Articles | Volume 6, issue 4
Research article
 | Highlight paper
06 Jul 2012
Research article | Highlight paper |  | 06 Jul 2012

Extrapolating glacier mass balance to the mountain-range scale: the European Alps 1900–2100

M. Huss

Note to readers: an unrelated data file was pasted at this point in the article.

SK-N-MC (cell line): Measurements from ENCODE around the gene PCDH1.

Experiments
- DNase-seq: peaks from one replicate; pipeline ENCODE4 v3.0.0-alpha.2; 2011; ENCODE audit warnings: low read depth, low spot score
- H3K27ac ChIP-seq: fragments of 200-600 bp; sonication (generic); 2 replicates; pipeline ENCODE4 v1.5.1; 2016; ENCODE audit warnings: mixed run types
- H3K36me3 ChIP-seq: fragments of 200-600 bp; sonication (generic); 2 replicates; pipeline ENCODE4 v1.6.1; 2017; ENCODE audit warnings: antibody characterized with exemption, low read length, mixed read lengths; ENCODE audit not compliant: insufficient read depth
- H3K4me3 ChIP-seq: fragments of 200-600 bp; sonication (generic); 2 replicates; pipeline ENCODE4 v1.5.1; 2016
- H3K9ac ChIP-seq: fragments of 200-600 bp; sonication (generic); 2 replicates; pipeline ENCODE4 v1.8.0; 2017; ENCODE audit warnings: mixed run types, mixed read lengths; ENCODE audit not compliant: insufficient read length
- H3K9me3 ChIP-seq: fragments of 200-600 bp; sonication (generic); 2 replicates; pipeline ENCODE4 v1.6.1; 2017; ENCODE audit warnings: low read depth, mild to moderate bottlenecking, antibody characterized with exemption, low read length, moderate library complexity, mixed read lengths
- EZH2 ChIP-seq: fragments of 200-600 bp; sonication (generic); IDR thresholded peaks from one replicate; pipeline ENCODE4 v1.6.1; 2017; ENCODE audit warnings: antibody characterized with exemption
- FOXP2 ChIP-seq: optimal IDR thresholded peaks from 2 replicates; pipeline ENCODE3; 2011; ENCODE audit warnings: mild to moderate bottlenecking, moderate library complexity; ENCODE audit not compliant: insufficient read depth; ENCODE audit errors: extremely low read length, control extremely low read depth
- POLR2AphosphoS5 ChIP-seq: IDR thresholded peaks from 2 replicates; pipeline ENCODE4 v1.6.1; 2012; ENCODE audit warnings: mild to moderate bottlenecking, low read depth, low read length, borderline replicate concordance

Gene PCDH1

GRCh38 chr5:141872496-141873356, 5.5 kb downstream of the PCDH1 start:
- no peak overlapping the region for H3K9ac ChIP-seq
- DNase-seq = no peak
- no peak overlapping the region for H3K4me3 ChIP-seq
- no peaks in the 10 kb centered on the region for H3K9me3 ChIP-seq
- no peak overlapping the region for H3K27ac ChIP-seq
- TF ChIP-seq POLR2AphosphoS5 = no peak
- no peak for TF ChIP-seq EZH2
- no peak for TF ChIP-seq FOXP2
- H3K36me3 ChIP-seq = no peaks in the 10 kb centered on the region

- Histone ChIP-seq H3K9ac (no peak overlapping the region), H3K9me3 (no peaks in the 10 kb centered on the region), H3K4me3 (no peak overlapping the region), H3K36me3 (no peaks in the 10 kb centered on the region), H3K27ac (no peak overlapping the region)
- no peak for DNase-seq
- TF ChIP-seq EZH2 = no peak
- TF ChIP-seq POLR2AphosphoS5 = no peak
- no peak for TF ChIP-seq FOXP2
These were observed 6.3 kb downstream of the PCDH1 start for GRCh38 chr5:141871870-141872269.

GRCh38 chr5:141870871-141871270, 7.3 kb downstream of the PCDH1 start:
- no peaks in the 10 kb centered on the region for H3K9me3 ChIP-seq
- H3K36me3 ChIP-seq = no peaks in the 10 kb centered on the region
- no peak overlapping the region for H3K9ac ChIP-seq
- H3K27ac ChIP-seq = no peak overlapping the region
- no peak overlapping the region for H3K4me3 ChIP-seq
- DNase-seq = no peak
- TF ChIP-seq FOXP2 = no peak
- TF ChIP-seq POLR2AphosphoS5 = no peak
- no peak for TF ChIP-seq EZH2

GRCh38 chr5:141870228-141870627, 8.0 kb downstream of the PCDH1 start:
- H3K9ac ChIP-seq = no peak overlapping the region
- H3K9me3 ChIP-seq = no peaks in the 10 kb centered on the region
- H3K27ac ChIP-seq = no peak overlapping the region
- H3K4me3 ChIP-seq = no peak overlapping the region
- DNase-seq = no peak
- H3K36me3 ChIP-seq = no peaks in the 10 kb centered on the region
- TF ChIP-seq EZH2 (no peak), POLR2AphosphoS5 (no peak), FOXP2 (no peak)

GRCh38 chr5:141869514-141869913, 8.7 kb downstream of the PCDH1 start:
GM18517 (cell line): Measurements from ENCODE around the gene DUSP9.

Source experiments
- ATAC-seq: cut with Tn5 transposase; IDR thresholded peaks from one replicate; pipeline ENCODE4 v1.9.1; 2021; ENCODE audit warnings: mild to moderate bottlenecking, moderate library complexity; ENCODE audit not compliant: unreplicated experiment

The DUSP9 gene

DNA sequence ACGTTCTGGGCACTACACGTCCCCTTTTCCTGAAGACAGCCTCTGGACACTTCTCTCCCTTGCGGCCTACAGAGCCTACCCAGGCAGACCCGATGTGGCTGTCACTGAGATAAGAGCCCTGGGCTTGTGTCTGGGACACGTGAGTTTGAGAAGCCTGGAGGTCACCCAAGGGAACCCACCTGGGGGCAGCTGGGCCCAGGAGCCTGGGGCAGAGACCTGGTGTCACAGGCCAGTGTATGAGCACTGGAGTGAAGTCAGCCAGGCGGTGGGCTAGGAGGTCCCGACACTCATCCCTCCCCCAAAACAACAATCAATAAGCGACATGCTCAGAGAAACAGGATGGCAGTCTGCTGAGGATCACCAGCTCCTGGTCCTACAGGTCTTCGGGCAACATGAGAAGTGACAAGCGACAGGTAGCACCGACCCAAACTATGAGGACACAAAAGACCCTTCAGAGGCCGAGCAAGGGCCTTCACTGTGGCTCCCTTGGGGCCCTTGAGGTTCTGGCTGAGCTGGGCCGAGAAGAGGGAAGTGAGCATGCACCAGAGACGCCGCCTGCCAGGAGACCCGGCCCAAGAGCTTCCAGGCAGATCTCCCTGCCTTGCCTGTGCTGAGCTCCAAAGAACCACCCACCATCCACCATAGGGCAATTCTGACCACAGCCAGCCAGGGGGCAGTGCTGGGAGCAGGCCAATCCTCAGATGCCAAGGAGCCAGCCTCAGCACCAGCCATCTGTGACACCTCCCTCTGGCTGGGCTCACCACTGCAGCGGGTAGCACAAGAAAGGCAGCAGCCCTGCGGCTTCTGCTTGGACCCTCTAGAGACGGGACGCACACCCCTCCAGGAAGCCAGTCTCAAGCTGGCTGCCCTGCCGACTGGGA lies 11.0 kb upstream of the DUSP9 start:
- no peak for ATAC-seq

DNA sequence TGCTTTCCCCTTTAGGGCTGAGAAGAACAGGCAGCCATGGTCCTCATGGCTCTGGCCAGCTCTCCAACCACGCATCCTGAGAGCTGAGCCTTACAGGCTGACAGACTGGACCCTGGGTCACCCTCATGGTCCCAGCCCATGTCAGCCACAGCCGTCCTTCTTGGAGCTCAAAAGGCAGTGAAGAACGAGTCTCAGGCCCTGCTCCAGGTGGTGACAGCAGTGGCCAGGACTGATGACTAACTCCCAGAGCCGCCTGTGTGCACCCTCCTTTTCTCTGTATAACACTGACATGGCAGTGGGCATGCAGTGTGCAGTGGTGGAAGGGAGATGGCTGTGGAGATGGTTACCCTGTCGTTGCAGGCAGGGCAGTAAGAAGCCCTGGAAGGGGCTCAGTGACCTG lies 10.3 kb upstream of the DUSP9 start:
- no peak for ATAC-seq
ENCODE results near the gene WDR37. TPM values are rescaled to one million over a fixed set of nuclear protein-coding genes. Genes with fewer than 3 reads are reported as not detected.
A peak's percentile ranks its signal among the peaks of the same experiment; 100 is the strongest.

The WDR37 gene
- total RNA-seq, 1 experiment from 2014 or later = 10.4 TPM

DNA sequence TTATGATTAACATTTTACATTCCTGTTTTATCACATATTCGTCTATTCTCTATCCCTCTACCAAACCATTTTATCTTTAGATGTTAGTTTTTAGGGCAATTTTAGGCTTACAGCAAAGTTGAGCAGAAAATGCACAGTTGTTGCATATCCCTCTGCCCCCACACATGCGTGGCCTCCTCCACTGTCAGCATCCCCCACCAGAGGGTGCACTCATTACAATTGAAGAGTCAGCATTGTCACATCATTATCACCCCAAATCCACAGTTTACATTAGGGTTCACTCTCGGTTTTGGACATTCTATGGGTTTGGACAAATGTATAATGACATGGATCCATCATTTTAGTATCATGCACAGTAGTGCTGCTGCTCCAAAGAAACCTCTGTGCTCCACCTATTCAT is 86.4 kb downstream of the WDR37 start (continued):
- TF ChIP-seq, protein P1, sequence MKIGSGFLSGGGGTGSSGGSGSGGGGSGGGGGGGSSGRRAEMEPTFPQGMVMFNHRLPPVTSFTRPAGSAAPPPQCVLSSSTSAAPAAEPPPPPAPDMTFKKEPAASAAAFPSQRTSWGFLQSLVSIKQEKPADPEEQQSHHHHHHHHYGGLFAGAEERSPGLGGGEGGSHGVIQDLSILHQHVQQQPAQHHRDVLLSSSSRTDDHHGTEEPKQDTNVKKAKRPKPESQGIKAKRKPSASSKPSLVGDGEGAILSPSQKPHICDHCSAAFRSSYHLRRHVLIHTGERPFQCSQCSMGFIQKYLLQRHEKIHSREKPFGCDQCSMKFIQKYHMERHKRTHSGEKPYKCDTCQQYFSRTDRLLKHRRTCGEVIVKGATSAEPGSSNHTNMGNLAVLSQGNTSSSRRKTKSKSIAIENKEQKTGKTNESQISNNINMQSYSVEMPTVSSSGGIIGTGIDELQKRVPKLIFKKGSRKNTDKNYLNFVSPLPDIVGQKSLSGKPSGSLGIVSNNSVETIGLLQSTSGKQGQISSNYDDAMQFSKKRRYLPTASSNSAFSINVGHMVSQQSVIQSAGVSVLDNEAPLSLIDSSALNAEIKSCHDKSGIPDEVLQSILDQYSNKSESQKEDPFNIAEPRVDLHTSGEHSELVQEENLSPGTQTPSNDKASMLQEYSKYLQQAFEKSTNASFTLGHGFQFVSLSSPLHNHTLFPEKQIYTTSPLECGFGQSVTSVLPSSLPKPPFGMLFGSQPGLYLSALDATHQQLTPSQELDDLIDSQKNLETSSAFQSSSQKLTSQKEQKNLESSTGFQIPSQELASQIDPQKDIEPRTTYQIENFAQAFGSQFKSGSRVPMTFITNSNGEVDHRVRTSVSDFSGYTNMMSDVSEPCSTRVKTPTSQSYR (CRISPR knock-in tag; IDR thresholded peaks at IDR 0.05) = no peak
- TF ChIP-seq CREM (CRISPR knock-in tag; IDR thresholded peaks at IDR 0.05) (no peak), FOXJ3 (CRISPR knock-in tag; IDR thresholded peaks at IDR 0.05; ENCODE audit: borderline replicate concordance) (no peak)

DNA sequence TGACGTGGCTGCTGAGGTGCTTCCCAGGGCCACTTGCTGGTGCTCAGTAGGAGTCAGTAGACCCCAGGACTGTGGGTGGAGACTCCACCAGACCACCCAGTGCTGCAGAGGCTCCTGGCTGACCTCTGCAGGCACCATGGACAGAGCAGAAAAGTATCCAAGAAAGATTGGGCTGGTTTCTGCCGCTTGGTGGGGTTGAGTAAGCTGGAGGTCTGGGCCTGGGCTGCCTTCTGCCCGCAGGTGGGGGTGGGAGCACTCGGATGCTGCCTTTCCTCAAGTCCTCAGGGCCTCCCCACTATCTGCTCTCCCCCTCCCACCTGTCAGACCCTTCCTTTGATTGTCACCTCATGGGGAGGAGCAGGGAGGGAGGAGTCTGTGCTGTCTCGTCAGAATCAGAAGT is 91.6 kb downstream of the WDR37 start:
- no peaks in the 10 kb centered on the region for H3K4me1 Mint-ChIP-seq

Abstract. This study addresses the extrapolation of in-situ glacier mass balance measurements to the mountain-range scale and aims at deriving time series of area-averaged mass balance and ice volume change for all glaciers in the European Alps for the period 1900–2100. Long-term mass balance series for 50 Swiss glaciers based on a combination of field data and modelling, and WGMS data for glaciers in Austria, France and Italy are used. A complete glacier inventory is available for the year 2003. Mass balance extrapolation is performed based on (1) arithmetic averaging, (2) glacier hypsometry, and (3) multiple regression. Given a sufficient number of data series, multiple regression with variables describing glacier geometry performs best in reproducing observed spatial mass balance variability. Future mass changes are calculated by driving a combined model for mass balance and glacier geometry with GCM ensembles based on four emission scenarios. Mean glacier mass balance in the European Alps is −0.31 ± 0.04 m w.e. a−1 in 1900–2011, and −1 m w.e. a−1 over the last decade. Total ice volume change since 1900 is −96 ± 13 km3; annual values vary between −5.9 km3 (1947) and +3.9 km3 (1977). Mean mass balances are expected to be around −1.3 m w.e. a−1 by 2050. Model results indicate a glacier area reduction of 4–18% relative to 2003 for the end of the 21st century.